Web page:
1. Do a passive stretch.
  2. Hold the muscle that’s being stretched in an isometric contraction for seven to 15 seconds.
  3. Relax the muscle while performing an isometric contraction on its antagonist. Hold for seven to 15 seconds.
  4. Relax the muscle for 20 seconds before doing another PNF technique.

Since there's no final passive stretch, the CRAC method is one of the safest PNF techniques to perform. 

Hold-relax-swing method. This technique involves ballistic or dynamic stretches combined with static and isometric stretches. It’s not recommended for beginners and should only be done by experienced dancers and athletes who have achieved a high level of control over their muscle stretch reflex.

It’s similar to the hold-relax technique, but a dynamic or ballistic stretch is done instead of a passive stretch.

Benefits of PNF Stretching

PNF stretching can improve your range of motion, or ROM. It can also boost your muscle flexibility and strength. 

Increase ROM. By stretching or lengthening the muscle spindles and Golgi tendon organs (GTO) through PNF, you can increase your ROM.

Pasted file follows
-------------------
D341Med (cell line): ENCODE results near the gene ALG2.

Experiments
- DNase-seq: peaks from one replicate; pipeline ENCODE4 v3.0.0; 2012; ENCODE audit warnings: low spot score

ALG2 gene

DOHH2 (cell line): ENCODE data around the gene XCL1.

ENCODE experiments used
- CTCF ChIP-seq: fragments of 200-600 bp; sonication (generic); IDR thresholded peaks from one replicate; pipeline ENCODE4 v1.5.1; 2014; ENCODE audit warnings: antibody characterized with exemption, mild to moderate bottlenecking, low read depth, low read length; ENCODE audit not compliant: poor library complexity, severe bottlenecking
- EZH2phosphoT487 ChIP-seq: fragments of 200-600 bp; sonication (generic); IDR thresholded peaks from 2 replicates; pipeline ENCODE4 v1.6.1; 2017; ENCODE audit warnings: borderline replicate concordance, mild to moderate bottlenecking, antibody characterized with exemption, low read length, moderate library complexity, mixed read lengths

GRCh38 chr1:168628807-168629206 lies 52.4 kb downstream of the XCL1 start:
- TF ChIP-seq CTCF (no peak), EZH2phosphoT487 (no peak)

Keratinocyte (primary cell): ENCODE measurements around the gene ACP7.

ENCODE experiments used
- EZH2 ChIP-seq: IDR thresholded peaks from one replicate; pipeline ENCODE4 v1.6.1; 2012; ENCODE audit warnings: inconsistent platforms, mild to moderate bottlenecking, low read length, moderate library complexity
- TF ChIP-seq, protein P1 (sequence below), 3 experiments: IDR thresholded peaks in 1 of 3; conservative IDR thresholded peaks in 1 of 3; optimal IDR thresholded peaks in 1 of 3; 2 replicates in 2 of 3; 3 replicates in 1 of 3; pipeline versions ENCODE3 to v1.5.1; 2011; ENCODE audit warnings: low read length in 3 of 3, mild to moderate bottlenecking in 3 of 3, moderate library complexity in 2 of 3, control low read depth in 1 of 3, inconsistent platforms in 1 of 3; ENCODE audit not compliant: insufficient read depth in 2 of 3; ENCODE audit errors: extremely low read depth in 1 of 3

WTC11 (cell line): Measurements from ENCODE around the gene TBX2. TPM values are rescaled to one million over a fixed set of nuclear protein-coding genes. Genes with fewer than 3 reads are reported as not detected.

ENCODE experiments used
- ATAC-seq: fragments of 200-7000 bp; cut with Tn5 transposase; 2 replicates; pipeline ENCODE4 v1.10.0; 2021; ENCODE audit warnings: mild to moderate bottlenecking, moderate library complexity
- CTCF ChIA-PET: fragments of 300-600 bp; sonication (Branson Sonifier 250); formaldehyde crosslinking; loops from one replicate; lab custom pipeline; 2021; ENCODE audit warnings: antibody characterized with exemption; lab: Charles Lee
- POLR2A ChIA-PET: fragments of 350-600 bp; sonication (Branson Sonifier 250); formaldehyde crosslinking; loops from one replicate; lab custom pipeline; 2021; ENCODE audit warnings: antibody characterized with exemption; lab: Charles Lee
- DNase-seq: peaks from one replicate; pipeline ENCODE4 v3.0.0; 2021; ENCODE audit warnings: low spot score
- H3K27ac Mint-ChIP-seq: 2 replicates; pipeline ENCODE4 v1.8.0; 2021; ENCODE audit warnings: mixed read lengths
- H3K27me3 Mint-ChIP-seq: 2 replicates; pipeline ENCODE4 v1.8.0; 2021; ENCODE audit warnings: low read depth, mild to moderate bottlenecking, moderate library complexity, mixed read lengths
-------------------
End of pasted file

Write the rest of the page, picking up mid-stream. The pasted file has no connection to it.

Research indicates that PNF stretching may be the most effective method of stretching to increase your ROM.

Boost muscle flexibility. Studies have shown that PNF can increase muscle flexibility. In particular, PNF can boost hamstring and lower leg (gastrocnemius) muscle flexibility.

Boost muscle strength. PNF can boost the strength of your muscles if done before less strenuous exercises. A study shows how vertical jumping and throwing distance can improve by more than double when athletes do PNF stretching twice a week for eight weeks.

Risks of PNF Stretching

You need to be careful with PNF stretching since you can easily twist and tear your muscles. If you’ve never tried PNF stretching before, you should seek out a professional trainer to make sure you know what you’re doing. 

PNF techniques like hold-swing-relax and its cousin, hold-relax-bounce, aren’t recommended for anyone who isn’t a professional dancer or athlete.

Anyone whose bones are still growing, such as children and teens, should not try out PNF stretching. Children and teens are usually already quite flexible, so PNF techniques may have a higher chance of damaging their connective tissues and tendons.

Show Sources


International PNF Association: “About IPNFA.”

Journal of Human Kinetics: “Proprioceptive Neuromuscular Facilitation (PNF): Its Mechanisms and Effects on Range of Motion and Muscular Function.”

Massachusettes Institute of Technology: “Types of Stretching.”

MUSC Health Sports Medicine: "The Role of Muscle Proprioceptors in Proprioceptive Neuromuscular Facilitation (PNF) Stretching.”

Perceptual and motor skills: “Comparative study of static, dynamic, and proprioceptive neuromuscular facilitation stretching techniques on flexibility.”

Sports Medicine: “Proprioceptive neuromuscular facilitation stretching: mechanisms and clinical implications.”